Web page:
Paper Mario, objectively


Seeing as my original review was running long as a first impressions review and I’m now at the end of the game, I feel like doing an Objective Review System review is probably in order. No review is truly objective; this just puts numbers to my subjective reactions. I want to do this to condense a lot of raging thoughts moment-to-moment into something a bit more nuanced since obviously all of that didn’t stop me from playing.

Scale:
10: Flawless. It will ruin you to anything else.
9: Amazing. You will ignore major flaws elsewhere because of it.
8: Great. A selling point of the game and will compensate moderate flaws.
7: Good. Stands well on its own and may compensate minor flaws.
6: Interesting, but not particularly special.
5: Uninspired, but passable.
4: Lacking, but tolerable.
3: Annoying, but may be compensated elsewhere.
2: Bad, but not a deal-breaker.
1: Deal-breaker. You will cringe at every occurrence.
0: Reason enough not to buy this game on its own.

Story:

Setting and Plot:

You are Mario in the Mushroom Kingdom and Princess Peach is in the clutches of King Bowser. The difference this time is that Bowser has gone to Star Haven where all the wishes are carefully considered and selectively granted to steal the Star Rod, source of all wish-granting power, and imprison the Seven Star Spirits who serve as its guardian. This has made Bowser essentially untouchable, which is quite the new twist. Mario needs to rescue Peach, but he needs to rescue the Star Spirits first before he has any hope of doing so.

Mushroom Kingdom naturally has a fire dungeon, an ice world, a desert world, an underground world of sorts, a castle dungeon, and plenty of what could be considered normal world in the form of forests, but it doesn’t actually feel un-earned. It has a pretty good jungle world while it’s at it, a flower world, a mountain world, a haunted forest world, and even a badlands world distinct from the desert. It also has what could be counted as a celestial world.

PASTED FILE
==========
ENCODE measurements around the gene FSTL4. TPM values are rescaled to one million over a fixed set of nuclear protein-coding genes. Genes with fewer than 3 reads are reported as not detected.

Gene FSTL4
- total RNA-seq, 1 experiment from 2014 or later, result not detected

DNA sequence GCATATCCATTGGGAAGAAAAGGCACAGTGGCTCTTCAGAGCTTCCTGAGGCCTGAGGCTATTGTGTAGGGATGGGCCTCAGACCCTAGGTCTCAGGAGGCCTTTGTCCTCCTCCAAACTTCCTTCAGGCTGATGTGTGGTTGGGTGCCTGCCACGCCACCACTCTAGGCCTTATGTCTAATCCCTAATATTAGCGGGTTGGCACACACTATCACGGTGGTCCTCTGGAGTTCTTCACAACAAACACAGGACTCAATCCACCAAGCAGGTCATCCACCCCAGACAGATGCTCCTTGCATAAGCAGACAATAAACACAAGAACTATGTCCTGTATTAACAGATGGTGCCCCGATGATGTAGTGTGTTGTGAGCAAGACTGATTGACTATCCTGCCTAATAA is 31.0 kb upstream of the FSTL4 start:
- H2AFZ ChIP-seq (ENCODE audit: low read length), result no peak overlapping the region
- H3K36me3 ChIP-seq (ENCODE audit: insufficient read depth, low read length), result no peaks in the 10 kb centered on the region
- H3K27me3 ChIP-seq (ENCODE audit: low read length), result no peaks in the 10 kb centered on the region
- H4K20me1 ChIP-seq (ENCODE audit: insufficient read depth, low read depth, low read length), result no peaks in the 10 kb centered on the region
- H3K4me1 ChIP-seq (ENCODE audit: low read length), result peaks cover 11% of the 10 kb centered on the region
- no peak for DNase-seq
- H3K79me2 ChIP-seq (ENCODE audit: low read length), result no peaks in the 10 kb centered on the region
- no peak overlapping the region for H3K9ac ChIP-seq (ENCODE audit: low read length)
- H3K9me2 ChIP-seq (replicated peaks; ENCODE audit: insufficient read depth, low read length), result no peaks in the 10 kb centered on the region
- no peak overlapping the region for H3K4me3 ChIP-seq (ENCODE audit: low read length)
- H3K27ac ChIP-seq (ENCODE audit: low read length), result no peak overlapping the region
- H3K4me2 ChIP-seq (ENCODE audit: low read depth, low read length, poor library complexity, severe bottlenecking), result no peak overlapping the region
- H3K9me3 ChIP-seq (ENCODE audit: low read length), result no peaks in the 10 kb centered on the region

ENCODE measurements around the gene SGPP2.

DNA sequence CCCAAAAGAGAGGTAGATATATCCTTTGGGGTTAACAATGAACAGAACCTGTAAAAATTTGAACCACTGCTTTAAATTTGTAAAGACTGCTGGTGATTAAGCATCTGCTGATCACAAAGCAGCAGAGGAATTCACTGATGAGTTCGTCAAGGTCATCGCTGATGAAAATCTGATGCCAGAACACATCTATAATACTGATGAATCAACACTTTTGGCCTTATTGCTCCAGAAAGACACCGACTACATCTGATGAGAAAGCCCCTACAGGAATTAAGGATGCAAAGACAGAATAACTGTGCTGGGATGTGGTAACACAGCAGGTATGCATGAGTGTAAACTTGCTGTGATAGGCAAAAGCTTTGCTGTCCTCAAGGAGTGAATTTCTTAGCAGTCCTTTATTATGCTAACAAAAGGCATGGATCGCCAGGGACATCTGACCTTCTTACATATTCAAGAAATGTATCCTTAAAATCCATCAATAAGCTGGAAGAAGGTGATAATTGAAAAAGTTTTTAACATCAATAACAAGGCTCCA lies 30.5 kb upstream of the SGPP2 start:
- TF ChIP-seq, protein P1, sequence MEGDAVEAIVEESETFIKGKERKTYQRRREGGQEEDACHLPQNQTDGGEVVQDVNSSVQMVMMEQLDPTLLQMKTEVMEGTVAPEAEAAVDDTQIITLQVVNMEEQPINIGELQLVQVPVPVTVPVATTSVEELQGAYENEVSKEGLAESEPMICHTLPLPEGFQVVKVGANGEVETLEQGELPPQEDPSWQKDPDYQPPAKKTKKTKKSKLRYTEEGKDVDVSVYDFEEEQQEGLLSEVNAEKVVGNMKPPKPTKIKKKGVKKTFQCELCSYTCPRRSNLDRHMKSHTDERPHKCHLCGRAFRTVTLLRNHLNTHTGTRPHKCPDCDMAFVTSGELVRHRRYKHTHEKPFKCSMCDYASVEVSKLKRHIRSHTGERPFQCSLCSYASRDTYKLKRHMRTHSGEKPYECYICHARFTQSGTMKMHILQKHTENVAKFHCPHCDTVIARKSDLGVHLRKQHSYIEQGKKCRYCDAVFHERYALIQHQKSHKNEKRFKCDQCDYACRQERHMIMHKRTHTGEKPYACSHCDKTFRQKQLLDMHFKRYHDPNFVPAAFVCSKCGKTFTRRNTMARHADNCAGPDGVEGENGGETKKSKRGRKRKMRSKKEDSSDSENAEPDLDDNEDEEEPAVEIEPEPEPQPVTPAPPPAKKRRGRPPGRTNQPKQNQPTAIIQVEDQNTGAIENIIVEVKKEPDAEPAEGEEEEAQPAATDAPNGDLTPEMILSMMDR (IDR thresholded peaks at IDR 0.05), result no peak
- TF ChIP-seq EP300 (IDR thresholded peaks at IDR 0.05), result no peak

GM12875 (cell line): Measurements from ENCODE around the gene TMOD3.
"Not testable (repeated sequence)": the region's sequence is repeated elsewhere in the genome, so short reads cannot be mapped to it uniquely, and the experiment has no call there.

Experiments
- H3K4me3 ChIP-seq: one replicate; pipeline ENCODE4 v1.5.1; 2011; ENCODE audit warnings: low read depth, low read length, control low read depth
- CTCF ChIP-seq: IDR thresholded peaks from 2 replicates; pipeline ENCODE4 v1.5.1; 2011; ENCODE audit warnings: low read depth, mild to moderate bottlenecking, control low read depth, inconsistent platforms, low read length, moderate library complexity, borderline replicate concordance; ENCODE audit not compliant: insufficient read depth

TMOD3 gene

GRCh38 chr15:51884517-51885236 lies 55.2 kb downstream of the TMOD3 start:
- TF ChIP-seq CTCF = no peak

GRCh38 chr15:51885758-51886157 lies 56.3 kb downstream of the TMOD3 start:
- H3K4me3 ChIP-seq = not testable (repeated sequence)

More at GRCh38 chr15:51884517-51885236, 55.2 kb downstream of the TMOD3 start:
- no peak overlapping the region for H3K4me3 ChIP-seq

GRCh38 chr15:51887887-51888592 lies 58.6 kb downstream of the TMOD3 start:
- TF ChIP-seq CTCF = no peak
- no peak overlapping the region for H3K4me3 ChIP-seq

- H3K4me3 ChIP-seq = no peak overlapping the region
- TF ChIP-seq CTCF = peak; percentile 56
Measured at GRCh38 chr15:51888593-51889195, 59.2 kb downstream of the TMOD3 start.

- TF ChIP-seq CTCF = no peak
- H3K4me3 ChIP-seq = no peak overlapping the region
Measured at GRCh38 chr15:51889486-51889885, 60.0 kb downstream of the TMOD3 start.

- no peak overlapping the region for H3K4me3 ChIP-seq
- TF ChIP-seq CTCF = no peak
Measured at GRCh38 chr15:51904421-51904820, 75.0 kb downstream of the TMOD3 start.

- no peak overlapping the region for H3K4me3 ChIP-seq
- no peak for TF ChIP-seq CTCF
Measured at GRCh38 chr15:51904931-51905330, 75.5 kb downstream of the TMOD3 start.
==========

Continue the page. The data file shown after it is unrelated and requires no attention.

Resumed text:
Score: 8/10. It does something new and does it well. The more I think about it, the more I really do feel like it’s a selling point of the game.

Plot Execution, Dialog, and Writing:

Given the overall simplicity of the concept, one wouldn’t expect to encounter quite so many complications within the thread of the plot. I count that as one of its merits. They could have done a whole lot less, and it wouldn’t have been nearly as good of a game.

Dialog is generally excellent for the characters who matter, all of whom have a unique written voice that makes them easy to tell apart on text alone. There is a problem where every single character will vomit 3-4 text screens at you just talking to them and a lot of this could have been condensed. There are just some times when some older character tells you an "abridged" version of a story as a cutscene and it devolves into like a dozen screens of text that starts having more gaps as Mario’s attention wanes before he outright falls asleep, so you’ll have pages of nothing but ellipses before it fades to black and then fades up with them asking if he was paying attention, waking him up. There’s really no reason for having quite so MUCH text that that feels less like a joke and more like a lampshade. There isn’t a single NPC in the game who can just spit out the important part. Everything could have been more pithy. And the problem really is that this is one of the many ways the game disrespects your time to artificially inflate its length. It’s not that NPCs have nothing GOOD to say; it’s that it’s all buried in mountains of random rambling.